Cloud-based video conferencing provider Zoom Video Communications this week launched its “Works with Zoom” program, which allows partner companies to provide the free Zoom service bundled in with their existing products. 12 companies have announced their participation in “Works with Zoom,” among them VTEL, which now offers an out-of-the-box Zoom conference room solution. The move marks Zoom’s latest effort to position itself as the low-cost, HD-quality video conferencing alternative to both traditional, on-premises hardware solutions and the newer cloud- and software-based market contenders.
Zoom’s differentiation strategy revolves largely around cost. Traditionally, high acquisition costs have created challenges to adopting and maintaining video conferencing solutions, and software-based solution vendors have also “traditionally been focused around very expensive solutions,” Nick Chong, head of product marketing at Zoom, told me in a recent video conference. As an example, he cited the higher cost of comparable cloud-based video conferencing service Blue Jeans.
In comparison, Zoom offers both a free plan—limited to 40 minutes per 25-person meeting—and a business plan that costs $9.99 per host, per month, for unlimited meetings and video streams per meeting and includes nearly every feature of Zoom’s call-for-pricing enterprise plan. The strategy seems to be working so far. In less than three months, Zoom has doubled its user base, which now “pushes 2 million participants at 4,000 businesses,” Chong said. Now, with the new hardware partnerships, Zoom aims to put their solution in front of more business users than ever before.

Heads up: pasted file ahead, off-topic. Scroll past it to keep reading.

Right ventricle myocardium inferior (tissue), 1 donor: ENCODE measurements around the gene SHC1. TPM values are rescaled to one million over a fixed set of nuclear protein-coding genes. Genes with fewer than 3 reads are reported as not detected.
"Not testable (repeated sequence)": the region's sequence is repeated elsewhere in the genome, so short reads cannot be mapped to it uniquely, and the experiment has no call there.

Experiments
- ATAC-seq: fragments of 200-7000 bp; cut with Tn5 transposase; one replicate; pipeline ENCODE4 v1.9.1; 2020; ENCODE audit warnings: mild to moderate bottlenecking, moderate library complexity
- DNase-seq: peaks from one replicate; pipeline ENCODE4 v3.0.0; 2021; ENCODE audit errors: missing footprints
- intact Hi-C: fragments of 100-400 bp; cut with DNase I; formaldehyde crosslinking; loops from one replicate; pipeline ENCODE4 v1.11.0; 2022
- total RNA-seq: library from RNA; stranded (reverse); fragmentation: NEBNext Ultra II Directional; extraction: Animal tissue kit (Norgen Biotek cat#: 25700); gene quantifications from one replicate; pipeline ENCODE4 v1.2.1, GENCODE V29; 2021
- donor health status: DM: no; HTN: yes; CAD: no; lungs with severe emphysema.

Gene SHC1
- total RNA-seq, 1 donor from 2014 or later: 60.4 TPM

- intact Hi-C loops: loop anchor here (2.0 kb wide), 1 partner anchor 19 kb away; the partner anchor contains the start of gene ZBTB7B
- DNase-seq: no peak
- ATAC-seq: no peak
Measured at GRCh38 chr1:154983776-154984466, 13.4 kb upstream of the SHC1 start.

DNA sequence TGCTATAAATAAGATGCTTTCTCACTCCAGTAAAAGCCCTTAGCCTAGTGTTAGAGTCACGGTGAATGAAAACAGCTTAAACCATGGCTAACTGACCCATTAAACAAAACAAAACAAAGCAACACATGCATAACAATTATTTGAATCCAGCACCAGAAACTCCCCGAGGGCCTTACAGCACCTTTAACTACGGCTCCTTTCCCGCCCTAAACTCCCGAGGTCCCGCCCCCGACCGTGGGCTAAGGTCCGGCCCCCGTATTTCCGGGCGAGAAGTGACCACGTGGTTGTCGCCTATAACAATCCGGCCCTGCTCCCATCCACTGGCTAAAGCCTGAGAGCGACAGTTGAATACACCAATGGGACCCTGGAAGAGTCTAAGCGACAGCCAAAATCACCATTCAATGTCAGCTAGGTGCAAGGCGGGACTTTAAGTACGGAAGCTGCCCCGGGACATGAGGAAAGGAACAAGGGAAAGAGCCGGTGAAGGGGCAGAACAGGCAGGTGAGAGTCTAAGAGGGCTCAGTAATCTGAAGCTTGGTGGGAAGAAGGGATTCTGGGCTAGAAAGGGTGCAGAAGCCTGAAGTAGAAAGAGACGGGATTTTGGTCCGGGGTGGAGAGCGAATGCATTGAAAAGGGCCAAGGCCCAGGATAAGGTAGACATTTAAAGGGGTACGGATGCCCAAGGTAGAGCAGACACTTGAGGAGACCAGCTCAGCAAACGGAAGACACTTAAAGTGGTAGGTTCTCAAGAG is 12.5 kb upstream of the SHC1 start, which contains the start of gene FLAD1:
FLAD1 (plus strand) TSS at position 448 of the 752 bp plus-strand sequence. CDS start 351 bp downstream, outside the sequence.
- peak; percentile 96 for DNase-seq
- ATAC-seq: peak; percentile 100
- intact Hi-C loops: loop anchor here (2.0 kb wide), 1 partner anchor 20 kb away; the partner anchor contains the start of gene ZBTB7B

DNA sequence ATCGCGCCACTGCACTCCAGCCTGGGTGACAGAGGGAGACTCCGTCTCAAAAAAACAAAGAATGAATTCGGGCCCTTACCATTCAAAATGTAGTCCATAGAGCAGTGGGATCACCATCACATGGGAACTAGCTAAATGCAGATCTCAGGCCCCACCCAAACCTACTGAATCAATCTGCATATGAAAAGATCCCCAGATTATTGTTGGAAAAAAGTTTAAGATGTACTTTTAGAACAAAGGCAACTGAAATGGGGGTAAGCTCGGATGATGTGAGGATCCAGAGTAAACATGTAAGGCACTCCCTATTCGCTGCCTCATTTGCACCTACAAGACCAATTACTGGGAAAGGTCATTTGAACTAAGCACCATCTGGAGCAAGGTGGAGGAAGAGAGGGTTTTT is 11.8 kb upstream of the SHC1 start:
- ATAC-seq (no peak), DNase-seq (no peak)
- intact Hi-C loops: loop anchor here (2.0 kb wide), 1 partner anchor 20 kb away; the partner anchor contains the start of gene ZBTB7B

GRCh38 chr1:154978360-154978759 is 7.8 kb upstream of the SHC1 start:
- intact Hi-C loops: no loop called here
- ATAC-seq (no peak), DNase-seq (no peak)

The value proposition for technology partners is twofold. “Works with Zoom” allows partners to offer an additional free service with their products, and should users decide to upgrade from the bundled free service to Zoom’s paid service, the partner gets a cut. Users, meanwhile, get a chance to try Zoom and see whether it works for their business needs.
According to a recent statement, “Works with Zoom” program partners Logitech for Business, Vaddio, Altia Systems, VDO360, Biscotti Inc., and Acoustic Magic will provide Zoom-bundled audio and visual equipment, including PTZ cameras and HD audio peripherals. HoverCam’s high-resolution document cameras will enable document sharing in Zoom video conferences. Personify, whose technology embeds real-time video of speakers into desktop applications, will work with Zoom to enhance presentations in video meetings. KUBI, a Revolve Rebotics partner, offers a robotic tablet mount to allow conference participants to control their field of vision during Zoom video meetings. AVer’s H.323 endpoints will enable Zoom meetings. And InFocus and VTEL will provide Zoom-optimized conference room displays and systems.
The Zoom partnership came at a perfect time for VTEL, according to Richard Ford, VTEL CEO. The company, which had previously produced H.320 and then H.323 room systems, “recognized the inevitability of software-based solutions and codecs several years ago and completely rearchitected our room-based system around a Windows 7 PC architecture,” Ford said. That architecture provides an affordable platform for “best-of-breed video conferencing software,” he added, naming Zoom as “far and away” the best of the bunch.
The end result of the partnership is a system—available in displays ranging from 42 to 70 inches—that plugs in and plays right out of the box, with optional pan-tilt-zoom (PTZ) camera for classroom- and boardroom-caliber video quality.
As software and cloud-based video conferencing solutions continue to make inroads into the enterprise collaboration space, Zoom hopes to get ahead of the pack. The hardware partnerships may give the company an edge. Zoom also plans to roll out gesture-, 3D-, facial recognition-, and motion-based video conferencing in the future.
When it comes to video conferencing, “this is going to change the game,” Chong said.
Jude Chao is executive editor of Enterprise Networking Planet. Follow her on Twitter @judechao.